In honor of Orca Action Month, we are highlighting eight 1% for the Planet nonprofit members taking action through science, outreach, education and mobilizing legislation. These nonprofits are speaking up for orcas and helping build a brighter future for the species.
Orca Action Month
For 13 years, June has been named Orca Action Month by Washington’s Governor, and is celebrated in Washington, Oregon, and British Columbia (where Southern Resident orca populations reside). There are around 50,000 orcas left in the world and only 72 remaining Southern Resident Orcas. Orca Action Month is about coming together to share their story and inspire action to help the remaining orcas survive.
Defending the Wild
Southern Resident Orcas are one of the most critically endangered species in the United States, and will face extinction if action is not taken. One of the biggest threats facing orcas is overfishing. There are currently no regulations in place to allocate salmon to orcas after fishing, leaving the mammals to risk starvation. In order to save the species, we need to act now. These nonprofits are not only taking action, but paving the way for others to do the same.
"I'm not going to count them to zero, at least not quietly."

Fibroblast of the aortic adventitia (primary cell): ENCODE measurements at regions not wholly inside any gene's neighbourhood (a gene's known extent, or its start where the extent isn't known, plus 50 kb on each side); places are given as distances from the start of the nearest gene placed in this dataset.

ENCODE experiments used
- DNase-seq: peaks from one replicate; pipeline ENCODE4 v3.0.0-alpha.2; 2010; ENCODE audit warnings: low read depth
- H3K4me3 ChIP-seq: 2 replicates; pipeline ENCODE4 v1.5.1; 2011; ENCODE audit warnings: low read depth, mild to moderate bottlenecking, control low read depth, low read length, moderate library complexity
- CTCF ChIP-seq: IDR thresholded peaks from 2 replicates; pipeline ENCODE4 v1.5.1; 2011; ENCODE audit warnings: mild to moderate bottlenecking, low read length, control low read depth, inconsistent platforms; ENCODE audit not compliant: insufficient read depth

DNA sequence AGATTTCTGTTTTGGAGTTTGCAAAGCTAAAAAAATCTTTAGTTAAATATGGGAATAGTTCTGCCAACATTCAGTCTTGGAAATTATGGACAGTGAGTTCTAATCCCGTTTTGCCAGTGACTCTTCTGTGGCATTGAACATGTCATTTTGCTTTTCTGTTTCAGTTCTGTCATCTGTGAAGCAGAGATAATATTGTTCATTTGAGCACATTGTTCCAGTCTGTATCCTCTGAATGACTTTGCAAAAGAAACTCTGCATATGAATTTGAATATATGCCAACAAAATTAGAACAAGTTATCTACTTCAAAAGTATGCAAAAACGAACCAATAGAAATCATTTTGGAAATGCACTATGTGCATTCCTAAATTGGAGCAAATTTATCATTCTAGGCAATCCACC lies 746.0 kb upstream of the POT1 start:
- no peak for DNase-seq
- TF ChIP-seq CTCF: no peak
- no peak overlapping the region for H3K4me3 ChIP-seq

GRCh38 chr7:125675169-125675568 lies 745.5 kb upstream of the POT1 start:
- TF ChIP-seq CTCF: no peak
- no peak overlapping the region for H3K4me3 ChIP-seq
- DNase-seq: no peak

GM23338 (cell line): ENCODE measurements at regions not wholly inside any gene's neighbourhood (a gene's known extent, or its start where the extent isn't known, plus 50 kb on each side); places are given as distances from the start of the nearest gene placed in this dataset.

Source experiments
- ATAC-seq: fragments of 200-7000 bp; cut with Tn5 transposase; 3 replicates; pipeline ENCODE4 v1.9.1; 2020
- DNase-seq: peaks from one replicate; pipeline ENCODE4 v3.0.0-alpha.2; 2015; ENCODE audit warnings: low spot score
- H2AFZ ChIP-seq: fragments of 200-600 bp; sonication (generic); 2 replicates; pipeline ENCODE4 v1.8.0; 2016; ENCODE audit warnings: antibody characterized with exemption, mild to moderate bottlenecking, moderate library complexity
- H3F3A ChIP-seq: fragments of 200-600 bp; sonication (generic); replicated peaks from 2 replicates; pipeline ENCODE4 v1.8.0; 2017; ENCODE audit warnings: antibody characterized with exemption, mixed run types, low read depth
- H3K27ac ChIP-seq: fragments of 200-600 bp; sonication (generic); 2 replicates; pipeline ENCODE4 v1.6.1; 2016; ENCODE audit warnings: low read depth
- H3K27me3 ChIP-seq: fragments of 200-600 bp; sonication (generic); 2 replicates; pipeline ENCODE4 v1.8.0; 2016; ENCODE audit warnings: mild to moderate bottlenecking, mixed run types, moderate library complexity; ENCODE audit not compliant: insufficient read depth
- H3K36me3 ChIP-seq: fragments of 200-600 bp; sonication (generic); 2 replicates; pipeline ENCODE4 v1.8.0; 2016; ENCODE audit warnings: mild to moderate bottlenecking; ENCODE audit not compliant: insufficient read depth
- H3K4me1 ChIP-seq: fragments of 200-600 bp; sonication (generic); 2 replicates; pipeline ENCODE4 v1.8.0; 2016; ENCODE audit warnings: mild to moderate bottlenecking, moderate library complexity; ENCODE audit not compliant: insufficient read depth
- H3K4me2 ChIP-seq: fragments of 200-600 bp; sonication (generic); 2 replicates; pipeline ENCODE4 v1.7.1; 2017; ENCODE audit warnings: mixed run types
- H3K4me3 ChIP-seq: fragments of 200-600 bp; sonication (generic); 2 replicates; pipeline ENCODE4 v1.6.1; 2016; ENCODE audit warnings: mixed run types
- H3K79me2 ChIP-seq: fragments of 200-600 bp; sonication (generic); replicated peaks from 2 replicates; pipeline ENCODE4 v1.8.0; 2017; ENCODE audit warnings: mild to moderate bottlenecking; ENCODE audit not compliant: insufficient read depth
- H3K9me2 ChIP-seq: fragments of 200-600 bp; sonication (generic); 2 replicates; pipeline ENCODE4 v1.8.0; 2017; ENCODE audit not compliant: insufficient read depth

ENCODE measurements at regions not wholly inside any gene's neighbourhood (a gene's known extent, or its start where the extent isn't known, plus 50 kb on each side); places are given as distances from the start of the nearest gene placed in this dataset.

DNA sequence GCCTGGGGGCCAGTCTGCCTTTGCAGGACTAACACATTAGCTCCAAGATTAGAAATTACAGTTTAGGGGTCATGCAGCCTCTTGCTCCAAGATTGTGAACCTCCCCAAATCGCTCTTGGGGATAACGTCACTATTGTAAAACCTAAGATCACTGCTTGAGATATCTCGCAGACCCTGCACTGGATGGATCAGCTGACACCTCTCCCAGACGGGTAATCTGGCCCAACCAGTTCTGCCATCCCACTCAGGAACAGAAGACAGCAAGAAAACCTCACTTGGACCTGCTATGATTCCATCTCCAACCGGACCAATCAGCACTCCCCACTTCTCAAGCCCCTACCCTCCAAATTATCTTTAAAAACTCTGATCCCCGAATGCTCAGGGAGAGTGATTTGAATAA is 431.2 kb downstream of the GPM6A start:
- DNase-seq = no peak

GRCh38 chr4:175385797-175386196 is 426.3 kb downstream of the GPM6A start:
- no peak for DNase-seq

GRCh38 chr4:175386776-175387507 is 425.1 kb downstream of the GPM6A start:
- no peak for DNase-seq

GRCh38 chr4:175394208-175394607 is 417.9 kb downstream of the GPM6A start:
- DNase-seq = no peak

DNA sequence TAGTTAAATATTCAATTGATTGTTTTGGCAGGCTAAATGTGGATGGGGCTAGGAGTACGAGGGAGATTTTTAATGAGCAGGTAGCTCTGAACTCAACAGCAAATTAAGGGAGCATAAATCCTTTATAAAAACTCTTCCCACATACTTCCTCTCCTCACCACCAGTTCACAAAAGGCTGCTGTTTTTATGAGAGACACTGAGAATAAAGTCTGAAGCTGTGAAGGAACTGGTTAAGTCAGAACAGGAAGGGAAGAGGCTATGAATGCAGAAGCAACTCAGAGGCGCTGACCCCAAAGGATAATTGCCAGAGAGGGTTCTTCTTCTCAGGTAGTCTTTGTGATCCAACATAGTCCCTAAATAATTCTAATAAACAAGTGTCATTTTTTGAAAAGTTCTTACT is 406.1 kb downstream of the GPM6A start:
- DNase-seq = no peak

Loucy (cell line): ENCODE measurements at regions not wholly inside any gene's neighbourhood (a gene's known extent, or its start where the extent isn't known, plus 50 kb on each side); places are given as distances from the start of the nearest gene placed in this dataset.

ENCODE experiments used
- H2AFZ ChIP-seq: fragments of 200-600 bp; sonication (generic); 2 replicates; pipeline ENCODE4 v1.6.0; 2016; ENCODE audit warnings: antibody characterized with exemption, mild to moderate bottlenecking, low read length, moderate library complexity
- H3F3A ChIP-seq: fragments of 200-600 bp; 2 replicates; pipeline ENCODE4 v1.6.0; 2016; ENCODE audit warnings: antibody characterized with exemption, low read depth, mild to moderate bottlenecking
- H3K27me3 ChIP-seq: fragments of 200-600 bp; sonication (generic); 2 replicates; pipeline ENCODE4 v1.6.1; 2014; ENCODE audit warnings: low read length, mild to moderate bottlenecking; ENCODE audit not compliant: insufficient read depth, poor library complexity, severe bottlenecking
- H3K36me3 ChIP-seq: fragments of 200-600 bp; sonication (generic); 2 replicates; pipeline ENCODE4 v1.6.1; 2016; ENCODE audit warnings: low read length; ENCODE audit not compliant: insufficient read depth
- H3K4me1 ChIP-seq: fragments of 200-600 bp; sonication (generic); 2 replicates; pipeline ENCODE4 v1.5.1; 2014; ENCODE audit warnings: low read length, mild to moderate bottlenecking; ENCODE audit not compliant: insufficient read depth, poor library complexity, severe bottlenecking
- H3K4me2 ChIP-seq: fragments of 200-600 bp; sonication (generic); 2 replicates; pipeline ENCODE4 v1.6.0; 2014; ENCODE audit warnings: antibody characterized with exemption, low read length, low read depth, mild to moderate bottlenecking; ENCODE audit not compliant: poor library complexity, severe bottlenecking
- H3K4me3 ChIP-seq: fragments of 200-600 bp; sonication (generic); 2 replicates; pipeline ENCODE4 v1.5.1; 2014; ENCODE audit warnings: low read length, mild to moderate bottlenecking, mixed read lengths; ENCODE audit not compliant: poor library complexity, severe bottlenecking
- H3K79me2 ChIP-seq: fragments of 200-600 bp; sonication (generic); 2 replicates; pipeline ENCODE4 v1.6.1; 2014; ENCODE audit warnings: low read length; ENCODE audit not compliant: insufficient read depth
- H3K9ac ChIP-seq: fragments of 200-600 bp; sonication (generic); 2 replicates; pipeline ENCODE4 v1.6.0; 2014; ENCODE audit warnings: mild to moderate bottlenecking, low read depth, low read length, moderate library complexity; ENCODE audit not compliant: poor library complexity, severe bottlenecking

- Ken Balcomb, Center for Whale Research Founder & Senior Scientist
Photo by Center for Whale Research 2020
Study, support, speak out.
The Center for Whale Research has been leading the charge in studying the endangered Southern Resident Orcas in the Salish Sea for 44 years and counting. CWR is generating significant scientific research and health assessments, backing their work with reliable statistics and data. Each year, the nonprofit adds to the Orca Survey Project, a database of photos and information about orca encounters. The data collected gives an important look into health, demographics, location, and social habits of orcas, and has been used in several peer-reviewed journal articles. This research has also been used to support management decisions in Canada and the United States, leading populations of the species to be listed as endangered in both countries.
Photos by Wild Orca
Wild Orcas need wild defenders
At Wild Orca, the mission is simple: save Southern Resident killer whales from extinction. To do this, the nonprofit tackles the main threats the orcas face: starvation, pollution, and noise. These threats are addressed with political action, ocean cleanups, and education for the public and policymakers to encourage action and change. Wild Orca has a unique team member, a rescue dog named Eba. Eba the Whale Dog (pictured above) is trained to detect whale poop, which can reveal as much information about a whales’ health as a biopsy without disturbance.